4.1. Simulation Results

In order to verify the feasibility of the methods proposed in this paper, some simulation models of FGBESSs (as shown in Figure 1) are carried in Matlab/Simulink (Mathworks, Natick, MA, USA). To ensure all the H-bridge cells are implemented under normal operation conditions, the amplitudes of the three-phase AC voltages are set to 380 V, the nominal grid current is limited to 10 A, and the battery pack voltage at the DC side equals 48 V. Voltage fluctuation is ignored. The amplitude modulation index is 0.81 in this operating condition.
Figure 6 shows the simulation results in normal operation. In this case, a 17-level symmetrical output voltage waveform is generated, contributing to a rated grid current and symmetrical reference signals shown in Figure 6b,c. This meets the requirements of the grid. Figure 6d shows the reference voltage signals of the related submodules in Phases A, B, and C (e.g., A3, B3, and C3) when VB equals 48 V. This confirms that there is no over-modulation in this operation and that the amplitude modulation index is 0.81, as depicted before.
Figure 7 illustrates the simulating waveforms related to the “588” operating state with FPSC. Compared with the normal operation in Figure 6, after three faulty cells were bypassed in Phase A, only 11-level output voltage is generated. Meanwhile, there are still 17-level waveforms with amplitudes of 311 V in Phases B and C, conducting asymmetrical output voltages and increasing harmonic in grid currents. However, by shifting phase angles between the waveforms to θab = θca = 132° and θbc = 96°, as the proposed FPSC method depicted, balanced line-to-line voltages with equal amplitude and a phase shift of 120° are generated. It is obvious that the three-phase output voltages are no longer symmetrical under a fundamental angle shift. Meanwhile, the magnitude of the voltage in each remaining cell has increased km times the original value in the normal condition, as shown in Figure 7d.
Figure 8 shows the waveforms in the “667” state with a third harmonic injection. Similar to the previous case, balanced line-to-line voltages and grid currents have been generated after applying the proposed method (Figure 8b,c). The modulating waveforms of the remaining cells in the three phases are symmetrical, with amplitudes up to 0.866 times lower than the original values at both normal operation and a phase shift of 120°. As depicted in Figure 8d, the amplitudes of modulating waveforms vary from each other because of different numbers of remaining cells in each phase. However, none of these has exceeded the amplitude limitation. Figure 8e is the submodule modulation signal with an FPSC control method. Compared with Figure 8d,f, it is clear that the km in FPSC is much larger. This results in over-modulation in the remaining cells, while third harmonic injection control significantly reduces the amplitude of the output voltages.
The hybrid control strategy is applied to the “577” operation state, and the results are analyzed (Figure 9). Similarly, upon triggering the hybrid fault-tolerant control strategy, the balanced grid current and converter line voltages (with rated amplitudes and a symmetrical phase shift) are generated when there is great difference among output phase voltages. Figure 9d shows the results of the proposed method in the remaining cells in the three phases. Since there is a phase shift between the fundamental frequency components in Phases B and C after the injection third harmonic, the peak voltages of modulating waveforms increase, owing to a larger km than that in the normal state. The reference waves of submodules in PFSC and the third harmonic injection are shown in Figure 9e,f. It is clear that these two methods, compared with the hybrid compensation method, appear to be less effective in improving battery utilization.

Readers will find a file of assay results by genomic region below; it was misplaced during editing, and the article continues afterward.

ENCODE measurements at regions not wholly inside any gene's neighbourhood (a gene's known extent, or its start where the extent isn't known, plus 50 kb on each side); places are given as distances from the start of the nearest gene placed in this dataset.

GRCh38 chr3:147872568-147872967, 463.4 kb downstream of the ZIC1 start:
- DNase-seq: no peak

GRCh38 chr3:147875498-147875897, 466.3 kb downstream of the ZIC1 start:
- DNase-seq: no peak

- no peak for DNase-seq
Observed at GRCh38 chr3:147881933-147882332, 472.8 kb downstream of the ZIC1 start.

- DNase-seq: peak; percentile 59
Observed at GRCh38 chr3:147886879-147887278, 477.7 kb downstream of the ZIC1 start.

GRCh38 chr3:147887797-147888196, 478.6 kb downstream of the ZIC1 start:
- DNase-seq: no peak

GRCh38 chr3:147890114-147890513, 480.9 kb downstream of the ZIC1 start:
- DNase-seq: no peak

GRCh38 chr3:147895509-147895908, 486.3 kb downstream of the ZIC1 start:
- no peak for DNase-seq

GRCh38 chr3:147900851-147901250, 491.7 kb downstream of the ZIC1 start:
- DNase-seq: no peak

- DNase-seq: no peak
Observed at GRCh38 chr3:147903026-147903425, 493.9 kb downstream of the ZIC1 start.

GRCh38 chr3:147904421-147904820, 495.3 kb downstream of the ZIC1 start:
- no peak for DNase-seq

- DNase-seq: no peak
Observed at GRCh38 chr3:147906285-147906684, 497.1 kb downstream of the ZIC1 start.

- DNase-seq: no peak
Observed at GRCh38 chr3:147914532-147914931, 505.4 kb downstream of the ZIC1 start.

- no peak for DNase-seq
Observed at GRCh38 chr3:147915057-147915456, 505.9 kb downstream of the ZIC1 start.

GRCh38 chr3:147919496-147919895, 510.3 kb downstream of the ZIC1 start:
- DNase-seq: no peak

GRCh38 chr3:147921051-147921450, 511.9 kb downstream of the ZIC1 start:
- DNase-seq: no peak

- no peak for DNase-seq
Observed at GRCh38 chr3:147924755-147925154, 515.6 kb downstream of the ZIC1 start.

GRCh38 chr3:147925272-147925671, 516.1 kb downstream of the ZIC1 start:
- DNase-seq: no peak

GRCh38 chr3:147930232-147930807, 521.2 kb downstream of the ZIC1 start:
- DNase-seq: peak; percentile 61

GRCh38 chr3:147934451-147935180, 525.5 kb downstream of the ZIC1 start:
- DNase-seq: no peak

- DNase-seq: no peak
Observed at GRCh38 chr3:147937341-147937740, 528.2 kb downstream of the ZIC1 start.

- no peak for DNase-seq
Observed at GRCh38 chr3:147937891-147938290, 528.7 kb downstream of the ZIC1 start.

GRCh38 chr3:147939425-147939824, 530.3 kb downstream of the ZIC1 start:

4.2. Experimental Results

In order to verify the reliability of the proposed fault redundancy control schemes in the working operations of FGBESSs, a 10 kVA three-phase eight-module cascade flexible group converter was set up. The experimental platform is shown in Figure 10.
In this setup, a battery pack was connected to the DC link terminal of each H-bridge cell, and the output terminals of the CHB converter (NANTEC, Beijing, China) were connected to the grid via a three-phase inductive load. The power semiconductor devices used in each cell were IXFN230N20T power MOSFETs (IXYS, Milpitas, CA, USA) draining to a source voltage with a rating of 220 V. An XC3S500E Xilinx FPGA (Xilinx, San Jose, CA, USA) was used to implement the PS-PWM method. The proposed fault-tolerant strategies were carried out using the TMS320F28335 Digital Signal Processor (DSP) (TI, Dallas, TX, USA) to control the converter. Eventually, the PWM signals for power devices were generated by TMS320F28035 (TI, Dallas, TX, USA), which were assembled as the central control unit in each cell. The fundamental and switching frequencies of the PS-PWM were 50 Hz and 2 kHz. The parameters of the experimental prototype are shown in Table 4.
According to Equation (17), a smaller fault recovery factor km means a smaller growth in the amplitude of the submodule modulating waveform after a fault occurs. This means a larger fault redundancy margin. The verification of the proposed methods is carried out by experiments in two cases: the “678” state and the “488” state.
The effects of using different fault-tolerant control methods in the “678” state were analyzed in Case 1. In order to prevent the storage system from experiencing a large switch stress under different fault conditions, the grid voltages were turned down to 240 V. This contributed to a large margin for control strategies with a reduced modulation ratio ma of 0.625. The same balanced grid voltages and currents were generated in various control strategies, as shown in Figure 11a. Based on the conclusion drawn in Section 3.4, the optimal strategy in this condition is the third harmonic injection. The modulation waveforms under different strategies obtained in programming software CCS are shown in Figure 11b. The peak voltage in the third harmonic injection is the smallest, while the other methods obtain larger amplitudes with increasing km. Figure 11c–f represent the AC voltage in Phase B under different control strategies. They indicate that the voltage waveforms are consistent with the modeling signals of different strategies. The experimental results verify the correctness of the conclusion mentioned before.